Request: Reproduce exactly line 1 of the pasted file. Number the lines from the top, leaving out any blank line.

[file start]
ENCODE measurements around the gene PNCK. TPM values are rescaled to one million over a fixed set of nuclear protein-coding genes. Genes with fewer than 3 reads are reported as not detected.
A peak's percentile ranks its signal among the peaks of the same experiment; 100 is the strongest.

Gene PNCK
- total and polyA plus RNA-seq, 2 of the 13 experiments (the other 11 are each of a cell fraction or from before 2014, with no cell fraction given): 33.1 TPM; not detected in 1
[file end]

ENCODE measurements around the gene PNCK. TPM values are rescaled to one million over a fixed set of nuclear protein-coding genes. Genes with fewer than 3 reads are reported as not detected.